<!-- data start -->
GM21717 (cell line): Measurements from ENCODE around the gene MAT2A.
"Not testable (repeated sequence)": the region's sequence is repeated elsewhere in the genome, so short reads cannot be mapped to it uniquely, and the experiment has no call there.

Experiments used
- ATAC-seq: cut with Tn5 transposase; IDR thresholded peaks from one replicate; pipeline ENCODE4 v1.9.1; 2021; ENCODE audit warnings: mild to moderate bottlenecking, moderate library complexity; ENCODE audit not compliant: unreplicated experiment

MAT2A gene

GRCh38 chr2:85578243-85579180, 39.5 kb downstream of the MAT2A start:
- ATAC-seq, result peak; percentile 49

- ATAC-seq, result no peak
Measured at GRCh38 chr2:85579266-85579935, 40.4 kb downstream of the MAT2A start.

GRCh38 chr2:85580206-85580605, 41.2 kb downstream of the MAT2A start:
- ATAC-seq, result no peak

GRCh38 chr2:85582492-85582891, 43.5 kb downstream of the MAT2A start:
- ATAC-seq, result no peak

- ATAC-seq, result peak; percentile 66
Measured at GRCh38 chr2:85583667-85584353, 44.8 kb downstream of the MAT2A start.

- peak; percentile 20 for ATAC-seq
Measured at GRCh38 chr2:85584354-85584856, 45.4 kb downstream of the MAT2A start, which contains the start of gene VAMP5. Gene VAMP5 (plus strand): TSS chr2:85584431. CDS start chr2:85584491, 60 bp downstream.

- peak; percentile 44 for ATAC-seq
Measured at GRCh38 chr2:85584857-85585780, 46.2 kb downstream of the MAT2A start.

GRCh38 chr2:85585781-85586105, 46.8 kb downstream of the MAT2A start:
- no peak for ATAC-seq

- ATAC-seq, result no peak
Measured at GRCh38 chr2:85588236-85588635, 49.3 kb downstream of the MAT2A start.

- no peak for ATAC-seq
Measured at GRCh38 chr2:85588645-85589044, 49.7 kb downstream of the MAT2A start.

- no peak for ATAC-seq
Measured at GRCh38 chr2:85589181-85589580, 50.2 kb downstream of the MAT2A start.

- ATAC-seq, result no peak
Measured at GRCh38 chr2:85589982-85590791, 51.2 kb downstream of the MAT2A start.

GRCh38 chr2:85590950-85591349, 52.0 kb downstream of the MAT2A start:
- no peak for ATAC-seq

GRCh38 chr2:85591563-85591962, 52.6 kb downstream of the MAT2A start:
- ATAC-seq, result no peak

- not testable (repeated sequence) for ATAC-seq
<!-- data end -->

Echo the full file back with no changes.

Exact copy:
GM21717 (cell line): Measurements from ENCODE around the gene MAT2A.
"Not testable (repeated sequence)": the region's sequence is repeated elsewhere in the genome, so short reads cannot be mapped to it uniquely, and the experiment has no call there.

Experiments used
- ATAC-seq: cut with Tn5 transposase; IDR thresholded peaks from one replicate; pipeline ENCODE4 v1.9.1; 2021; ENCODE audit warnings: mild to moderate bottlenecking, moderate library complexity; ENCODE audit not compliant: unreplicated experiment

MAT2A gene

GRCh38 chr2:85578243-85579180, 39.5 kb downstream of the MAT2A start:
- ATAC-seq, result peak; percentile 49

- ATAC-seq, result no peak
Measured at GRCh38 chr2:85579266-85579935, 40.4 kb downstream of the MAT2A start.

GRCh38 chr2:85580206-85580605, 41.2 kb downstream of the MAT2A start:
- ATAC-seq, result no peak

GRCh38 chr2:85582492-85582891, 43.5 kb downstream of the MAT2A start:
- ATAC-seq, result no peak

- ATAC-seq, result peak; percentile 66
Measured at GRCh38 chr2:85583667-85584353, 44.8 kb downstream of the MAT2A start.

- peak; percentile 20 for ATAC-seq
Measured at GRCh38 chr2:85584354-85584856, 45.4 kb downstream of the MAT2A start, which contains the start of gene VAMP5. Gene VAMP5 (plus strand): TSS chr2:85584431. CDS start chr2:85584491, 60 bp downstream.

- peak; percentile 44 for ATAC-seq
Measured at GRCh38 chr2:85584857-85585780, 46.2 kb downstream of the MAT2A start.

GRCh38 chr2:85585781-85586105, 46.8 kb downstream of the MAT2A start:
- no peak for ATAC-seq

- ATAC-seq, result no peak
Measured at GRCh38 chr2:85588236-85588635, 49.3 kb downstream of the MAT2A start.

- no peak for ATAC-seq
Measured at GRCh38 chr2:85588645-85589044, 49.7 kb downstream of the MAT2A start.

- no peak for ATAC-seq
Measured at GRCh38 chr2:85589181-85589580, 50.2 kb downstream of the MAT2A start.

- ATAC-seq, result no peak
Measured at GRCh38 chr2:85589982-85590791, 51.2 kb downstream of the MAT2A start.

GRCh38 chr2:85590950-85591349, 52.0 kb downstream of the MAT2A start:
- no peak for ATAC-seq

GRCh38 chr2:85591563-85591962, 52.6 kb downstream of the MAT2A start:
- ATAC-seq, result no peak

- not testable (repeated sequence) for ATAC-seq